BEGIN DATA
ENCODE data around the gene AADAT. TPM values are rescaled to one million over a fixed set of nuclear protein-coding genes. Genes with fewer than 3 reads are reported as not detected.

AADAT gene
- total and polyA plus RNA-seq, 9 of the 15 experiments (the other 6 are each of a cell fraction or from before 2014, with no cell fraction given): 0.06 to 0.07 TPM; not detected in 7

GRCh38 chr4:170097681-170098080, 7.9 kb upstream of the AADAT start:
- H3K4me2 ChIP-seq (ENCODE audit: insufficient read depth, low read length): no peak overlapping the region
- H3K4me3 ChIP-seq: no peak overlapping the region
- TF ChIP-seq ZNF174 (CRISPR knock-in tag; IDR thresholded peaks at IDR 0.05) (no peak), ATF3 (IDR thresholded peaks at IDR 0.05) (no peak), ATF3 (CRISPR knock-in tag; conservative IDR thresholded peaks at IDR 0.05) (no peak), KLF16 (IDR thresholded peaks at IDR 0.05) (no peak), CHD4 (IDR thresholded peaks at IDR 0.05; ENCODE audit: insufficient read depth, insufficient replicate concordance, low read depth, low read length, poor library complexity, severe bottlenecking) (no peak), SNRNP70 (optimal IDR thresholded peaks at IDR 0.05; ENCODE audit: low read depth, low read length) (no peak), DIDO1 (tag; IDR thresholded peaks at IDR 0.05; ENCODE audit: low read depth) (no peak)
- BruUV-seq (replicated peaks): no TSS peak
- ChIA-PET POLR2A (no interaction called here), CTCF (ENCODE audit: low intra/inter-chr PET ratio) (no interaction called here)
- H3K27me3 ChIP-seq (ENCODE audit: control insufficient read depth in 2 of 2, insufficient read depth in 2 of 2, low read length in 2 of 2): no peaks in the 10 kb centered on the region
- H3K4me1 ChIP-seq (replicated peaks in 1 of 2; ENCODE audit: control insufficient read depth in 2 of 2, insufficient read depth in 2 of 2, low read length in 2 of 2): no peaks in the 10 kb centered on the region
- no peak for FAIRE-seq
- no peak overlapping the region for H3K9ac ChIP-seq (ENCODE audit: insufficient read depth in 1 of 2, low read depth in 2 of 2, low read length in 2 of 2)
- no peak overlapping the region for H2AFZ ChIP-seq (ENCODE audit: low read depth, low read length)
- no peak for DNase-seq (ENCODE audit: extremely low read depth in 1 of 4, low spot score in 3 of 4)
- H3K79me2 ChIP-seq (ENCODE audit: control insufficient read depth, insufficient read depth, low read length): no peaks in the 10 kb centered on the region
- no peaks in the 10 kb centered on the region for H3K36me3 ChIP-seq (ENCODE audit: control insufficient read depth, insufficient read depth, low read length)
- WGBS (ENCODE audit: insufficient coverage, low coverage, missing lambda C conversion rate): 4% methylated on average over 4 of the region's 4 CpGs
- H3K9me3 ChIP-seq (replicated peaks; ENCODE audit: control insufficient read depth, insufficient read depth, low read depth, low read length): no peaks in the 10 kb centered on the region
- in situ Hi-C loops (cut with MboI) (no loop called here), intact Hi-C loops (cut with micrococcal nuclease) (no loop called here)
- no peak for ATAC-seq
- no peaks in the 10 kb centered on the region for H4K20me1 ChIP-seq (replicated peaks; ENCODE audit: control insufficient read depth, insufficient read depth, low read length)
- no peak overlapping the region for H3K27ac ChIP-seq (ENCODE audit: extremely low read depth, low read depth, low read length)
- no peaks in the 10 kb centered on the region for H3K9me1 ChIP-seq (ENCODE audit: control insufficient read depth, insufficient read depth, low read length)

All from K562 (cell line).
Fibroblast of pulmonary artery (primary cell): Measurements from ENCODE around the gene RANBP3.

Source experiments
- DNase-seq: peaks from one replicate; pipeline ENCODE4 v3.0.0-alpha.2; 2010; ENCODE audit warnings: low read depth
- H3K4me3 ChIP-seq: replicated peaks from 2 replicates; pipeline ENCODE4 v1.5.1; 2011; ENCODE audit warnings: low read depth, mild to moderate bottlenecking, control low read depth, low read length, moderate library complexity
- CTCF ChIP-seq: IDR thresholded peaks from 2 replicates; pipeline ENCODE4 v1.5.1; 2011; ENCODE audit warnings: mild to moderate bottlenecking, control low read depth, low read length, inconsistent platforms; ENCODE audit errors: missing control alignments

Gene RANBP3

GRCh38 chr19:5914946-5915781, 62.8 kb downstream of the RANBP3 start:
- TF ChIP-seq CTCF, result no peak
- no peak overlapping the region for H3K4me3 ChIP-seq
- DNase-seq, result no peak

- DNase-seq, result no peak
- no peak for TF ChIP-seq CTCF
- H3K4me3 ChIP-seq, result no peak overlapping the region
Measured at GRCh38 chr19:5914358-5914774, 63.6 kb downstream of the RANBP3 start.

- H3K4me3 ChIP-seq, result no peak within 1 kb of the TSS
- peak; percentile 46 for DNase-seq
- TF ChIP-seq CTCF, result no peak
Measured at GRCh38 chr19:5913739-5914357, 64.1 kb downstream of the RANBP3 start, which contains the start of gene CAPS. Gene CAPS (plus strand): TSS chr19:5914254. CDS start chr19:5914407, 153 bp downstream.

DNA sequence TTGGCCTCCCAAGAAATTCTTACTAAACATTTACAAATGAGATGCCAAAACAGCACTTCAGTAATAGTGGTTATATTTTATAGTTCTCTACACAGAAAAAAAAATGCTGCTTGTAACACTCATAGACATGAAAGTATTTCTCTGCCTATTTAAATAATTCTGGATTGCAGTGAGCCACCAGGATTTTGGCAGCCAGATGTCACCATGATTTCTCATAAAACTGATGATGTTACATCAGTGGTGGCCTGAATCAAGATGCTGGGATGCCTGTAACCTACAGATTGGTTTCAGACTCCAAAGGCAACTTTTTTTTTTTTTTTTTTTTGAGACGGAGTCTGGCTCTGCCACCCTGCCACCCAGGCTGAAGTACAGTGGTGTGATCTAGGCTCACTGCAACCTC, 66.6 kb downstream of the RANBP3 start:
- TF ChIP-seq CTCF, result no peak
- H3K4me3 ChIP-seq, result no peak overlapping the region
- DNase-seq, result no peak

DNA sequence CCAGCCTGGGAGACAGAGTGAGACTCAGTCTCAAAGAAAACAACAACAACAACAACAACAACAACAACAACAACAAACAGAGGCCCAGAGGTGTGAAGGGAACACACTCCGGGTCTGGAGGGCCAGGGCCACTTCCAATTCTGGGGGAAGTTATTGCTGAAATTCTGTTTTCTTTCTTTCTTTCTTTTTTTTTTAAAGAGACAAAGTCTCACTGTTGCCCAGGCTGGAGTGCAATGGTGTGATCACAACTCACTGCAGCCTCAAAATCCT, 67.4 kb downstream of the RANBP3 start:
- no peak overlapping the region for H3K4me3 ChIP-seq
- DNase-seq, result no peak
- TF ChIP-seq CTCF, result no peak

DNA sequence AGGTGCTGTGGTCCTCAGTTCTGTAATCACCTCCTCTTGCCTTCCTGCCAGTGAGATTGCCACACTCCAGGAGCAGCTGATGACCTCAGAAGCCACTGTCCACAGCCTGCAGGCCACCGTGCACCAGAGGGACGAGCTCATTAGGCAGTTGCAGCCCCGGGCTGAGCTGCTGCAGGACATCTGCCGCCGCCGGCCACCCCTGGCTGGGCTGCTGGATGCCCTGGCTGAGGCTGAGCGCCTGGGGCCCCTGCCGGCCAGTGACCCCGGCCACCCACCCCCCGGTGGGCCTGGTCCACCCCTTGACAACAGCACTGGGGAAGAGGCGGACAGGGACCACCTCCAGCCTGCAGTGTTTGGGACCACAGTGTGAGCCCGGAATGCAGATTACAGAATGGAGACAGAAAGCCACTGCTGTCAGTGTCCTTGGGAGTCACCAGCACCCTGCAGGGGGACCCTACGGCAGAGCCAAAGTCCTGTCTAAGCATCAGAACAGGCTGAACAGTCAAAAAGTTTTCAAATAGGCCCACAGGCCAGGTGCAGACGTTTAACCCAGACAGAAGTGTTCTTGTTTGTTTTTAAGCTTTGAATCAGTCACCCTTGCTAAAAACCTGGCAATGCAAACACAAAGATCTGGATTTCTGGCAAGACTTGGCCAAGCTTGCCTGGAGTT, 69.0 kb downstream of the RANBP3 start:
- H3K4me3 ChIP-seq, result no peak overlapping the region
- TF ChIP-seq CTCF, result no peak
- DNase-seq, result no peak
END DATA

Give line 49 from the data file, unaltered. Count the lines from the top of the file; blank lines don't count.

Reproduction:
- no peak overlapping the region for H3K4me3 ChIP-seq